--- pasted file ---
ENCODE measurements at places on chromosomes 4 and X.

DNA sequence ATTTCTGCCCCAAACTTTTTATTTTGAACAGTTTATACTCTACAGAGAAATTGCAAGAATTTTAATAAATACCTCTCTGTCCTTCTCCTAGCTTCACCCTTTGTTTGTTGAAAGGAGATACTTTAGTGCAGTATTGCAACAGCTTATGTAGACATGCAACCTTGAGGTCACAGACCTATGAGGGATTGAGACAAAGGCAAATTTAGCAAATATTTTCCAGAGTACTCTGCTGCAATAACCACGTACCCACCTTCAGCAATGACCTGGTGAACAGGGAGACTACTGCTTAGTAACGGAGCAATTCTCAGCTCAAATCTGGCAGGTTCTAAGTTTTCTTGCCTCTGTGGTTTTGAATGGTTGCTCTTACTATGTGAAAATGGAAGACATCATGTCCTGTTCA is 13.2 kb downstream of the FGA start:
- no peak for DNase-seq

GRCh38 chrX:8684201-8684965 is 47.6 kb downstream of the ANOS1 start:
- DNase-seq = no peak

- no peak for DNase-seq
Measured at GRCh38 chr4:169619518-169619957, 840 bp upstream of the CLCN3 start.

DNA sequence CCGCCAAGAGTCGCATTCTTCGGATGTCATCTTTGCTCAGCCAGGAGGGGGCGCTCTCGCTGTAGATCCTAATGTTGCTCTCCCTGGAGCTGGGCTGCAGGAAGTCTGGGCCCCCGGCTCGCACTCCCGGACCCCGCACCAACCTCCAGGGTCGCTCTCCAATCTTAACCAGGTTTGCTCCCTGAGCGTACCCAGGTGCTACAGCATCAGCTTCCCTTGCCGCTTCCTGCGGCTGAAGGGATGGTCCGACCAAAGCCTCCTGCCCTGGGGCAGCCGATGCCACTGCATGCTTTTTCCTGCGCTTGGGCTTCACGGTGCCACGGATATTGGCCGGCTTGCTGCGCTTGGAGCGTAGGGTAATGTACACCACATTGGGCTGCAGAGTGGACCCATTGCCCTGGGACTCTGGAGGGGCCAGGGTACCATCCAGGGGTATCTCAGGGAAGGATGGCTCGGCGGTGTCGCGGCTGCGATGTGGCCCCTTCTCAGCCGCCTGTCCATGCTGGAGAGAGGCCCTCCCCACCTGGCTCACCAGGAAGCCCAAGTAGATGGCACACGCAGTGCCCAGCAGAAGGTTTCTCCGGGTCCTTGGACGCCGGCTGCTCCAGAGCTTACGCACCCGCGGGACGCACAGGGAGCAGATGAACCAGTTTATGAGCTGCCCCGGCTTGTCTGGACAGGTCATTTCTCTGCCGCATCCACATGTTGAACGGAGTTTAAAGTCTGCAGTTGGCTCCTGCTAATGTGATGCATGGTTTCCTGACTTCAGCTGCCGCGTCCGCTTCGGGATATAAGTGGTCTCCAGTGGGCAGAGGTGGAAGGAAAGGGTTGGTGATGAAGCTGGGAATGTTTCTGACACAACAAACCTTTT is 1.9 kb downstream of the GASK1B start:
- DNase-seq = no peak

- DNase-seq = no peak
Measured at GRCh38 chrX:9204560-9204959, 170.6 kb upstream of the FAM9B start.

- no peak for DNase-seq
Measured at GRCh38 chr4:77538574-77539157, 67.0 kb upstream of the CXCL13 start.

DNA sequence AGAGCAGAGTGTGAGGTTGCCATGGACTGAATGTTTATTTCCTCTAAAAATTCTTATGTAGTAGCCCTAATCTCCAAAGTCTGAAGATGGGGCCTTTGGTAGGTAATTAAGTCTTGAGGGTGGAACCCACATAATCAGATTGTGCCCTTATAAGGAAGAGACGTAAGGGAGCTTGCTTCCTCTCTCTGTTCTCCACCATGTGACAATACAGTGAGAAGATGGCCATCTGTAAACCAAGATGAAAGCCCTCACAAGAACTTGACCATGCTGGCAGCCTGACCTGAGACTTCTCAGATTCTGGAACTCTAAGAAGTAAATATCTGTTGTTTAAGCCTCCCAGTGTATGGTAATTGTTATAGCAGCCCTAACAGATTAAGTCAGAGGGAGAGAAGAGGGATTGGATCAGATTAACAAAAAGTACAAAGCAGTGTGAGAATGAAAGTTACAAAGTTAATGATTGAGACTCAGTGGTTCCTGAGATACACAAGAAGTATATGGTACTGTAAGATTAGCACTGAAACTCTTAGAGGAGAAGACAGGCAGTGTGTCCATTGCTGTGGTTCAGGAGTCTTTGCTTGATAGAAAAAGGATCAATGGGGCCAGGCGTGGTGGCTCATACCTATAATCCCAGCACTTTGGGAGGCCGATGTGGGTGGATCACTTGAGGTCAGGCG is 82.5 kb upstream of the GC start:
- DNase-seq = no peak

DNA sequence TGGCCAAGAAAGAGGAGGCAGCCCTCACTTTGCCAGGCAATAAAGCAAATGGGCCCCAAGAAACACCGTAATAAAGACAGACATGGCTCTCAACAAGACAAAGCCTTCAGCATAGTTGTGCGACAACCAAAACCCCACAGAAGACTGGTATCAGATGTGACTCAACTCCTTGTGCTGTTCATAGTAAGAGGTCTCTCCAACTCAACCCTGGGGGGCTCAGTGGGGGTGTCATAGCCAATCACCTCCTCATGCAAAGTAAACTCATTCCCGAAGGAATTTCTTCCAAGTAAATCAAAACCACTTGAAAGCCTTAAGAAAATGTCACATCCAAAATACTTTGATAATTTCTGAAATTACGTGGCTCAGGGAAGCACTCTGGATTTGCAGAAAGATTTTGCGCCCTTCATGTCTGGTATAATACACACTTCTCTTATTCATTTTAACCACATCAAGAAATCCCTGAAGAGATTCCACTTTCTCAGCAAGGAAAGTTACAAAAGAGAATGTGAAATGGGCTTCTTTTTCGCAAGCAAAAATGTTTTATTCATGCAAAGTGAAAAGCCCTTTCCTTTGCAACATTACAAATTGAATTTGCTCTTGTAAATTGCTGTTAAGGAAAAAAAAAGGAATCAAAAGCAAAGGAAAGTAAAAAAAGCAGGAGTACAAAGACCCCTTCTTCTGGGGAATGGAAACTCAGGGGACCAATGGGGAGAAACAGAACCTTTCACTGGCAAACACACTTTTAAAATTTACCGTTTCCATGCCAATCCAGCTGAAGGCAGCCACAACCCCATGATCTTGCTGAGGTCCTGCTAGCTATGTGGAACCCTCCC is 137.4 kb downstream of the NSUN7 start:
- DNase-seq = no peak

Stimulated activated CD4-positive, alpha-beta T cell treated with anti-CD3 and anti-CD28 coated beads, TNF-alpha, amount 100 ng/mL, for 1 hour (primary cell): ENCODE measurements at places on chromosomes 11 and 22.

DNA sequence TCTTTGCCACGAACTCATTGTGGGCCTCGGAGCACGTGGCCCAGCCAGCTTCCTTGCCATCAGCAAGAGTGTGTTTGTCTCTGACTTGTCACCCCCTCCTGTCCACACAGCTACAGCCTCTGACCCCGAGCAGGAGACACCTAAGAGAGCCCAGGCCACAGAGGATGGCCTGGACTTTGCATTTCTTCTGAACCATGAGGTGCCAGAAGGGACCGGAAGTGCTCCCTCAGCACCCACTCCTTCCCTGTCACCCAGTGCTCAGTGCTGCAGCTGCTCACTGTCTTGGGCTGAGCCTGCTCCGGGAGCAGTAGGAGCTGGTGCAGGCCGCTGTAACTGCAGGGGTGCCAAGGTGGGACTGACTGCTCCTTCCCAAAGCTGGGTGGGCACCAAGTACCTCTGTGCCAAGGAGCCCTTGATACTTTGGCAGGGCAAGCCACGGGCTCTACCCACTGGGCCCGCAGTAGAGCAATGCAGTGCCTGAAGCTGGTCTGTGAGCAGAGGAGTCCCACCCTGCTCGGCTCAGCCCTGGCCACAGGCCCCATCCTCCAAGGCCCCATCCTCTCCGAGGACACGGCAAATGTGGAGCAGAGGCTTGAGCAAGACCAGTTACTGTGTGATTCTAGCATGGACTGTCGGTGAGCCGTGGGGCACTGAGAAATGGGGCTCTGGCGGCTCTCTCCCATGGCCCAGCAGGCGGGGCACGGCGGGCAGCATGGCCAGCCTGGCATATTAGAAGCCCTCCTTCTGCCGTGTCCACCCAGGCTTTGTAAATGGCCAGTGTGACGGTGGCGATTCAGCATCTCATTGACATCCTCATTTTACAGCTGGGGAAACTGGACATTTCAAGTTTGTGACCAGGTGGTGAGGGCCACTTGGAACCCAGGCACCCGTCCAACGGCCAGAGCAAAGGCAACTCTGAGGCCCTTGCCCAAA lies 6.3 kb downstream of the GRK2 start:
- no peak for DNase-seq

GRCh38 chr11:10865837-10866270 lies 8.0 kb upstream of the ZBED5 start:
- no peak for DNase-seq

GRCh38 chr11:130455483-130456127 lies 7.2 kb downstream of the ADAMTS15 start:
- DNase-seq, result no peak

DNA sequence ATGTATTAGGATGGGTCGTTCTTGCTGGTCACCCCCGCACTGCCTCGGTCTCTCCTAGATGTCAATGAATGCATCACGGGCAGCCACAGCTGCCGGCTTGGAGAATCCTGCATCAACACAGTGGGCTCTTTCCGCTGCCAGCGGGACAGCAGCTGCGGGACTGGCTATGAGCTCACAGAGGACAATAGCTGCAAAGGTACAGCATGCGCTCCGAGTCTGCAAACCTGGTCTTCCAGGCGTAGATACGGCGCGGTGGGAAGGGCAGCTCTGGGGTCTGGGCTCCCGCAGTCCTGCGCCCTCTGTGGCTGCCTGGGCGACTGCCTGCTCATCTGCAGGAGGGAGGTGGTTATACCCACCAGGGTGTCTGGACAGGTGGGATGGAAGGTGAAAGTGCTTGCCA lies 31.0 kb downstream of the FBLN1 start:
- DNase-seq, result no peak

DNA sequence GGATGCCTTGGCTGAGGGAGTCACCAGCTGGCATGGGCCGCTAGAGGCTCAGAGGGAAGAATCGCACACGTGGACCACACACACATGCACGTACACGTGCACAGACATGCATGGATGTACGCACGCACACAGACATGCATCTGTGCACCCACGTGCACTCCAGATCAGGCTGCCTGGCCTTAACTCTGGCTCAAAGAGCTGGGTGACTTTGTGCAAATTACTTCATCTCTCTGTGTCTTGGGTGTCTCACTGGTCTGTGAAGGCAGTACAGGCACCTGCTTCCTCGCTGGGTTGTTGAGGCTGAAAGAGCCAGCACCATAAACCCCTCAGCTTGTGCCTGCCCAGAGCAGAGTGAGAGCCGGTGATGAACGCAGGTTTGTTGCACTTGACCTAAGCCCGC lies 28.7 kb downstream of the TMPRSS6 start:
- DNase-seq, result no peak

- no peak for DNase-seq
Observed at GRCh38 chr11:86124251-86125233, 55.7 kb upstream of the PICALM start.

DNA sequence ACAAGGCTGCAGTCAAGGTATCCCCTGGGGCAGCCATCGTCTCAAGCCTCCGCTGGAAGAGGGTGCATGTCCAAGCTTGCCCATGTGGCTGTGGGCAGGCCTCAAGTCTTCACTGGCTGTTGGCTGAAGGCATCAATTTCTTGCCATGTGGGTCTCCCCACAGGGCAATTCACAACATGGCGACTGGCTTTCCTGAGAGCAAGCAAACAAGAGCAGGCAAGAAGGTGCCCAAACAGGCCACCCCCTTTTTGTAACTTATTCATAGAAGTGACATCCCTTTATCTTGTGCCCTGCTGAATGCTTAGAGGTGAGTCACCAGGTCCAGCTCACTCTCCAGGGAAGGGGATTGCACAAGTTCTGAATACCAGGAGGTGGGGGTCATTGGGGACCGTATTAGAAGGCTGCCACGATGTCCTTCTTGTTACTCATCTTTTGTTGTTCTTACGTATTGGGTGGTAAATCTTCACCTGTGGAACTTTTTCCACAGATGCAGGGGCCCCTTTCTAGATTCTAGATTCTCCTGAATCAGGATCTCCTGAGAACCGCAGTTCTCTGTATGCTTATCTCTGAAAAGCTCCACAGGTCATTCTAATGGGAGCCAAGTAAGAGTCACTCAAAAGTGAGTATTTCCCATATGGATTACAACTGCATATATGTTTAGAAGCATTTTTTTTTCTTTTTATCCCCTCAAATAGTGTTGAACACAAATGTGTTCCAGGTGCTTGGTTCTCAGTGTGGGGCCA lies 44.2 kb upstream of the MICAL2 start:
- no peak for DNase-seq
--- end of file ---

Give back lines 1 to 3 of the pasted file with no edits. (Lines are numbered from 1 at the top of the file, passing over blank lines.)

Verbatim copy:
ENCODE measurements at places on chromosomes 4 and X.

DNA sequence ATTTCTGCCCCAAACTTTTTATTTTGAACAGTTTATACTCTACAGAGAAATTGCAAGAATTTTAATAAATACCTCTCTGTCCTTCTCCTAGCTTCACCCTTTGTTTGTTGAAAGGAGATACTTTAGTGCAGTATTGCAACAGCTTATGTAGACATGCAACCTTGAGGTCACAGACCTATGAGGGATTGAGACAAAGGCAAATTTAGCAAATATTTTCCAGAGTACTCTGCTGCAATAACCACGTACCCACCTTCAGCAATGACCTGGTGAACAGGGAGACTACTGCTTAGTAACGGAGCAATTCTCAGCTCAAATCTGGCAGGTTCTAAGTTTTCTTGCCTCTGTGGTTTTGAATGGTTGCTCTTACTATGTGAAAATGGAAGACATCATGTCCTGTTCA is 13.2 kb downstream of the FGA start:
- no peak for DNase-seq